The differences in the way climate change mitigation projects are facilitated under the Kyoto Protocol as compared to the financial mechanism of the United Nations Framework Convention on Climate Change (UNFCCC) demonstrate institutional change processes that evolved from global climate change negotiations. Institutional change happens when new practices become accepted and interactions between organizations carry new meanings. Models of the two policy options are presented in this paper depicting organizational interactions to demonstrate the evolution of rule-setting in this arena. A discussion of power implications is provided with the conclusion that countries of the North as well as business corporations have increased their influence in the institutional framework of international climate change mitigation. Institutional theory needs to be further developed to be able to explain the dynamic changes that led to this shift in power potential.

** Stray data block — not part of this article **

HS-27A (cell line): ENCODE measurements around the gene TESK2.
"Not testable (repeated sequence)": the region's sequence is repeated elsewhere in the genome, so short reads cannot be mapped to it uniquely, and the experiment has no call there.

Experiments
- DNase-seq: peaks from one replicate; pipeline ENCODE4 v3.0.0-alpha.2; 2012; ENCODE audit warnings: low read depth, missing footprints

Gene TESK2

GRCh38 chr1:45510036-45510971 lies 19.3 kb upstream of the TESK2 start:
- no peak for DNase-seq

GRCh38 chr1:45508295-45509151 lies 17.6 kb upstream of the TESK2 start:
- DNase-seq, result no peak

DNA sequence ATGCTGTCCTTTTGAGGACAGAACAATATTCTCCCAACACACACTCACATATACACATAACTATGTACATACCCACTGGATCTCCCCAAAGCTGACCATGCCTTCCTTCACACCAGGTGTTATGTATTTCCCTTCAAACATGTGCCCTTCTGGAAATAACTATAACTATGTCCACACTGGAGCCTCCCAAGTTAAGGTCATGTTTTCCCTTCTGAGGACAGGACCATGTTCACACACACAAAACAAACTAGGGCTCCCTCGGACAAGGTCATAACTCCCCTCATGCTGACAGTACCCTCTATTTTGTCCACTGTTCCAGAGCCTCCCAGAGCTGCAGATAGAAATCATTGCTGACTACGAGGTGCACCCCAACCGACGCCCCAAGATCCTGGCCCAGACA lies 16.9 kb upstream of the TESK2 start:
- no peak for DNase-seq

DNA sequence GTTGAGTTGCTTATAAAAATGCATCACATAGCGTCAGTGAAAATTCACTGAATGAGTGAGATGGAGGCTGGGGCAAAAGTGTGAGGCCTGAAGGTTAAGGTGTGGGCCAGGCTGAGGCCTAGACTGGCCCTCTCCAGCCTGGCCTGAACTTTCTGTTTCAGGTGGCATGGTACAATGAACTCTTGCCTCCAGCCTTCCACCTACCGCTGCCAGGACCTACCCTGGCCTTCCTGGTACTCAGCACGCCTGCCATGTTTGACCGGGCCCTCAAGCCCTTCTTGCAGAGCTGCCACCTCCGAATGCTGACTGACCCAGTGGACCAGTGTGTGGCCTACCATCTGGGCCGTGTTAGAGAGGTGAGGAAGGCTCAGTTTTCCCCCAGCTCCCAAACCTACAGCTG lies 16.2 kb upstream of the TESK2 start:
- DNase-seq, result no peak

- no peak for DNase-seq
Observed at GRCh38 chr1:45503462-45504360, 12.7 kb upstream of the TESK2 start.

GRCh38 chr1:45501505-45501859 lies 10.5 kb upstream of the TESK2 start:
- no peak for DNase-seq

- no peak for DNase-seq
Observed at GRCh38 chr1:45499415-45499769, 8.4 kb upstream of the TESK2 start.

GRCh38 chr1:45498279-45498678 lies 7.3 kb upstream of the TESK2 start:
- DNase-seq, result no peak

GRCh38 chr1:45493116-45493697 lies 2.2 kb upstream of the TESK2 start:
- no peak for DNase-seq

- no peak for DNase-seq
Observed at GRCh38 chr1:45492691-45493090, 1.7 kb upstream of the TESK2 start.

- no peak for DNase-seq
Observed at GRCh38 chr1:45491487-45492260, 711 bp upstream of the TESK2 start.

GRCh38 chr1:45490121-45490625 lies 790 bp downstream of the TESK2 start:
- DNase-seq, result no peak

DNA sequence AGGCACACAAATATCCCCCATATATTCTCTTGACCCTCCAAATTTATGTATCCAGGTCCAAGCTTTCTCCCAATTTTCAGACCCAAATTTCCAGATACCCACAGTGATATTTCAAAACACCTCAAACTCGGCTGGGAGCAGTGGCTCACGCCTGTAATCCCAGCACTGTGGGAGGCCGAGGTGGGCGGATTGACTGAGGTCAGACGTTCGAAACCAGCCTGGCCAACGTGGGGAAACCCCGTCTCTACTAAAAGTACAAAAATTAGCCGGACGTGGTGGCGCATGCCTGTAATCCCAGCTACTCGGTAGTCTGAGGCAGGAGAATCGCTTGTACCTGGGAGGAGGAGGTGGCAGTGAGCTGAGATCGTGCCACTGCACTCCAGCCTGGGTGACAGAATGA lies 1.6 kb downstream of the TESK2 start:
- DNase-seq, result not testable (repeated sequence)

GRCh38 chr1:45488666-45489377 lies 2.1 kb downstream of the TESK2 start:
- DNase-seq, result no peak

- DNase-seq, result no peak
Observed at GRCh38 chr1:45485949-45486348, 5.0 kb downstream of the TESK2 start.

Additional Metadata
Keywords Climate change, Environmental policy, Institutional change, Institutional theory, Power relations
Publisher Erasmus Research Institute of Management (ERIM)
Persistent URL hdl.handle.net/1765/8582
Citation
Wittneben, B.B.F.. (2007). The Clean Development Mechanism: Institutionalizing New Power Relations (No. ERS-2007-004-ORG). ERIM report series research in management Erasmus Research Institute of Management. Erasmus Research Institute of Management (ERIM). Retrieved from http://hdl.handle.net/1765/8582